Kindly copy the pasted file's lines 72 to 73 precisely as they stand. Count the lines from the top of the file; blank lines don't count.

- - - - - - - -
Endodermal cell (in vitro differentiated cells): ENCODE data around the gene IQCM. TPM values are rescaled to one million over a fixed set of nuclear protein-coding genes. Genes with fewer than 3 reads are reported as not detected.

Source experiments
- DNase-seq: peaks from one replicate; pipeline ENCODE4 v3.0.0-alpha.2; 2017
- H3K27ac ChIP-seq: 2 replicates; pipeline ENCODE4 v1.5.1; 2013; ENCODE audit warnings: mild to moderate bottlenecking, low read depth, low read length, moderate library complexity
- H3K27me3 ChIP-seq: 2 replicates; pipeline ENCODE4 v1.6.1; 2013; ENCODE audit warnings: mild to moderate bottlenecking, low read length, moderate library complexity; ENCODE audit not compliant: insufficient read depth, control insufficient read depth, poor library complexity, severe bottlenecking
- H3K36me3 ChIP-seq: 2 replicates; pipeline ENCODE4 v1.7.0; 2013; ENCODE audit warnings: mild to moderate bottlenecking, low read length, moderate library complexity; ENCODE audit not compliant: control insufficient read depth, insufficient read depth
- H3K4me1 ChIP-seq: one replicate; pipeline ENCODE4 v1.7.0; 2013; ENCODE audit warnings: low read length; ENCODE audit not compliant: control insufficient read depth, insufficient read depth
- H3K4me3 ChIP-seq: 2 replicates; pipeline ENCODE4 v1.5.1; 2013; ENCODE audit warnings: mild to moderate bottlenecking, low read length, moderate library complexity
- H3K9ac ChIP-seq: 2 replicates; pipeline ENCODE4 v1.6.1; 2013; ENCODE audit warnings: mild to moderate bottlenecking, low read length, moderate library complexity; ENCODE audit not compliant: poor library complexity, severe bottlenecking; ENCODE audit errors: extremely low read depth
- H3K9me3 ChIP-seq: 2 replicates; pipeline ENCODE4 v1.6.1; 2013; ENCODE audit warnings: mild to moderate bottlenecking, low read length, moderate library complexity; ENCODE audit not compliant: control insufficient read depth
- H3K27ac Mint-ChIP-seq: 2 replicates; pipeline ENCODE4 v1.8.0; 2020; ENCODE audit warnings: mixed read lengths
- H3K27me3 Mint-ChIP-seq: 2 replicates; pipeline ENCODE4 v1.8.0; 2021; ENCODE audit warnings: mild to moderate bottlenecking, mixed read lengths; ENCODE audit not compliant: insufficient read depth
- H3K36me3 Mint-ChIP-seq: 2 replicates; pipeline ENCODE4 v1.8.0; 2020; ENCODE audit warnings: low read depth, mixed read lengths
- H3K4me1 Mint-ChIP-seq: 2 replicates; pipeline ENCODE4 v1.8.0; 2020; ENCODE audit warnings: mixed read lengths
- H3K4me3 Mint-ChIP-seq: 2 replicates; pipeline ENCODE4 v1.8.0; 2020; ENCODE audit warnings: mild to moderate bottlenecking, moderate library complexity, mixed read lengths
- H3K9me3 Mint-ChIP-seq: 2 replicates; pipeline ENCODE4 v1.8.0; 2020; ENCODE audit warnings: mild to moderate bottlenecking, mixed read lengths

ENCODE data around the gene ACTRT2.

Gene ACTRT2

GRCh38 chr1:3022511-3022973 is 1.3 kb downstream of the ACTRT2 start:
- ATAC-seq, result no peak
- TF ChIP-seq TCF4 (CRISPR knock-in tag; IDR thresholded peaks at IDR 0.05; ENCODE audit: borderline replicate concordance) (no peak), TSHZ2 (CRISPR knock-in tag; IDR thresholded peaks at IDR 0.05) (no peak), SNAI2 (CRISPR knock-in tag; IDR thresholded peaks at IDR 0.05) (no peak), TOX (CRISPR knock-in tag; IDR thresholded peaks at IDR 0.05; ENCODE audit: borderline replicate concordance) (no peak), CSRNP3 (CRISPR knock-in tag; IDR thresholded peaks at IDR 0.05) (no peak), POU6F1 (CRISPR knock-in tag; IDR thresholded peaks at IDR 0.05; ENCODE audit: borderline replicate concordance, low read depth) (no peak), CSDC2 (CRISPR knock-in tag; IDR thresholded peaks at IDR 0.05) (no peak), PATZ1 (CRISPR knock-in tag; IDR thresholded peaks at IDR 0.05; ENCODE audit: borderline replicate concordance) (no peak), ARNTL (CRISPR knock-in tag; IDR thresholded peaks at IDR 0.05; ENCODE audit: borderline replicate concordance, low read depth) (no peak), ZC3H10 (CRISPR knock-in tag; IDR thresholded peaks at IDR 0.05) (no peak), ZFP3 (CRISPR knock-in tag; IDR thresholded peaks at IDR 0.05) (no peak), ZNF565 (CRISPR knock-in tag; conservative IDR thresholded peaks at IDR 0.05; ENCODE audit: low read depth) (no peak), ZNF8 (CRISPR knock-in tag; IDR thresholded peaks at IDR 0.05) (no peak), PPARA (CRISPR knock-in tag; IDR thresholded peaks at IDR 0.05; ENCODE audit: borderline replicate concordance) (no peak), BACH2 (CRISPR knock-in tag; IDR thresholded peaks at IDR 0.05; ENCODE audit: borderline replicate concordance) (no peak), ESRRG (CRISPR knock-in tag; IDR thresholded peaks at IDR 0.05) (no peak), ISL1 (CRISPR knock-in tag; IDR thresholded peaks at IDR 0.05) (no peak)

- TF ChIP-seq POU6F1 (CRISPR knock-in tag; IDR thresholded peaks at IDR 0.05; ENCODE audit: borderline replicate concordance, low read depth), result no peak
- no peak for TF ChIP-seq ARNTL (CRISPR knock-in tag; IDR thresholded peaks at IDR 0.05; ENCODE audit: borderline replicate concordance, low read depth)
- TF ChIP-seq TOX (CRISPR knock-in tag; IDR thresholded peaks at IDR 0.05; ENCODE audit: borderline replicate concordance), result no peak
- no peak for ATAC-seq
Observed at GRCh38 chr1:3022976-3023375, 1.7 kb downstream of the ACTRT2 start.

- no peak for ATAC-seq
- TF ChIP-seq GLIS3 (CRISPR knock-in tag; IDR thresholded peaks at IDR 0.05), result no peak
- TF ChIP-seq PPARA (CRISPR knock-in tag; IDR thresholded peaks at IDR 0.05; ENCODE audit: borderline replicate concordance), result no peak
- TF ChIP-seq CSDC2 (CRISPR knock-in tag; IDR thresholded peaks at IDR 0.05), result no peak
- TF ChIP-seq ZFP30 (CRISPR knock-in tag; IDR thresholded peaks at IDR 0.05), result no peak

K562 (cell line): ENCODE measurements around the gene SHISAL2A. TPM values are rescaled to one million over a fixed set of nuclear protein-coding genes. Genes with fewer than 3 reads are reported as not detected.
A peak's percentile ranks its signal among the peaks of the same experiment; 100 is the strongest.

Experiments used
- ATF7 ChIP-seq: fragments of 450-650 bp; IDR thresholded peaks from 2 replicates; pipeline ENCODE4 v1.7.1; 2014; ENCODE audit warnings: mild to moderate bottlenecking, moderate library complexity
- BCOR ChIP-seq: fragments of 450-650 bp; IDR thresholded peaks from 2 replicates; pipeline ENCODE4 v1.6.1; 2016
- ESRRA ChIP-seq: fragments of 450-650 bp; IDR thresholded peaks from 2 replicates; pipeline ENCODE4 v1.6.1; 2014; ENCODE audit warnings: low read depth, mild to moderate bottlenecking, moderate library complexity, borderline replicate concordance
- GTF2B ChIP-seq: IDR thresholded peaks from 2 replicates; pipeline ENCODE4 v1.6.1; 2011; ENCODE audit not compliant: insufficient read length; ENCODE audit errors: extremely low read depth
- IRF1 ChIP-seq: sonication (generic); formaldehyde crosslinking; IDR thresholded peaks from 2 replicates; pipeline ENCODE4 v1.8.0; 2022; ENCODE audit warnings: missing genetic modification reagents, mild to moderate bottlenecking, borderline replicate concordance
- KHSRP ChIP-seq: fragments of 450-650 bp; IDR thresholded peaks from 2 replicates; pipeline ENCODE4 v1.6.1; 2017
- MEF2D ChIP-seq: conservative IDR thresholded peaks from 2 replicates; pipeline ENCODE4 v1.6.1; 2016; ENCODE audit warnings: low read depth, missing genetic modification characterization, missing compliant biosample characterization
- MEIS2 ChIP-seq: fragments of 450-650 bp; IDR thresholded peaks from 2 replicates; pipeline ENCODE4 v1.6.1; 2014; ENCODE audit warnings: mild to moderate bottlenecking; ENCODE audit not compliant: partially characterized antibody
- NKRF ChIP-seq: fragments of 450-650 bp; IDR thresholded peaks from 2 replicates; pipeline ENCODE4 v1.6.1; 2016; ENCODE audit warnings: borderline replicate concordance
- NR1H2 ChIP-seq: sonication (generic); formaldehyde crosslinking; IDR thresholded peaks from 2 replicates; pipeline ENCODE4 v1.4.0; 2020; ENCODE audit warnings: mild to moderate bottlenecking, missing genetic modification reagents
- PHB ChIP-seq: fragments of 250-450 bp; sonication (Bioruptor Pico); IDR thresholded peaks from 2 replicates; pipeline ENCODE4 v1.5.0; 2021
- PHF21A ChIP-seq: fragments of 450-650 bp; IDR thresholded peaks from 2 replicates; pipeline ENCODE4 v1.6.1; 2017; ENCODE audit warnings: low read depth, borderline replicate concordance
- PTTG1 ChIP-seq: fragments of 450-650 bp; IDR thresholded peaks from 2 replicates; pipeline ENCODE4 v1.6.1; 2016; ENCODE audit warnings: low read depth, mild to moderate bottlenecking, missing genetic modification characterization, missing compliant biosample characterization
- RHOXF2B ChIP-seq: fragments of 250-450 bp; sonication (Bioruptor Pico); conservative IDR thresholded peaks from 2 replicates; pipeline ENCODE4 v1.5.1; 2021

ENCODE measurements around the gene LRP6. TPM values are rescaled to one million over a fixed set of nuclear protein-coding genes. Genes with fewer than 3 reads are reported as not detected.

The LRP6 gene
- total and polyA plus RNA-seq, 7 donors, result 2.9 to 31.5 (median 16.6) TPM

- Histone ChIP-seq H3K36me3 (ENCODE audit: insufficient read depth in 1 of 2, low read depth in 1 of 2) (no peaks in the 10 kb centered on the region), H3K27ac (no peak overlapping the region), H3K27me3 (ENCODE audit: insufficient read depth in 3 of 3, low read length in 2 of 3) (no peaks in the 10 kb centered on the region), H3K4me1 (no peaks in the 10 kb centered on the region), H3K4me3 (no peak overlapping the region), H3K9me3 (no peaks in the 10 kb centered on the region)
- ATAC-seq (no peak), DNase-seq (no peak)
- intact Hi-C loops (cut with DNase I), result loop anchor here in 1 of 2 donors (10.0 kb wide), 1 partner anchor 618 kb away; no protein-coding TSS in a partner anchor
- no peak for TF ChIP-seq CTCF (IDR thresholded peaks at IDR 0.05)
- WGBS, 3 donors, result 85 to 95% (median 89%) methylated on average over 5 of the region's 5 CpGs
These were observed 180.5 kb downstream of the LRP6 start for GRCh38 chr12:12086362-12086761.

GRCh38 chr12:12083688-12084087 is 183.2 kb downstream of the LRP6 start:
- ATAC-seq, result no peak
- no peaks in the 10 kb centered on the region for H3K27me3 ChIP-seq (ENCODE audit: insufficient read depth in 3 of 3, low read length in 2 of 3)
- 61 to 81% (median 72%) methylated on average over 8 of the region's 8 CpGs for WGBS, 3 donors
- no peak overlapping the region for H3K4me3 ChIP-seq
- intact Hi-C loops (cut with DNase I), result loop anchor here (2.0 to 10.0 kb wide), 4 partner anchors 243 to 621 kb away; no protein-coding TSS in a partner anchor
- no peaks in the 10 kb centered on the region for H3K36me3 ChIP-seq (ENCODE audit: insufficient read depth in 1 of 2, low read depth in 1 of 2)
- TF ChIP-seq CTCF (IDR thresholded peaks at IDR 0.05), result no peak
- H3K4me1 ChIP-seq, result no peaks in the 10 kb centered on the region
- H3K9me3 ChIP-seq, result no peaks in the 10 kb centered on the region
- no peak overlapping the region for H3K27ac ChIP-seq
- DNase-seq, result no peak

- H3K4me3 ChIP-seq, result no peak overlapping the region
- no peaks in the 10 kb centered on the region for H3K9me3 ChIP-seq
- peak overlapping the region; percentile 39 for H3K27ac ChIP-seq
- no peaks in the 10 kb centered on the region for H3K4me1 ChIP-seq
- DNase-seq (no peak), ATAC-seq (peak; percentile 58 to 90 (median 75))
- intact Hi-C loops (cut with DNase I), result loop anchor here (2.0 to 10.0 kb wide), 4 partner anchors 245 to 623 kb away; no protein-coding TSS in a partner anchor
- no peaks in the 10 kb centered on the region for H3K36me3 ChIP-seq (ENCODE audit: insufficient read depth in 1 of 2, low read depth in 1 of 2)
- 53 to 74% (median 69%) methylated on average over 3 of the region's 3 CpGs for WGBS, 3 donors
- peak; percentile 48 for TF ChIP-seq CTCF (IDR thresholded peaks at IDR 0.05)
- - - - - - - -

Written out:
- peak overlapping the region; percentile 39 for H3K27ac ChIP-seq
- no peaks in the 10 kb centered on the region for H3K4me1 ChIP-seq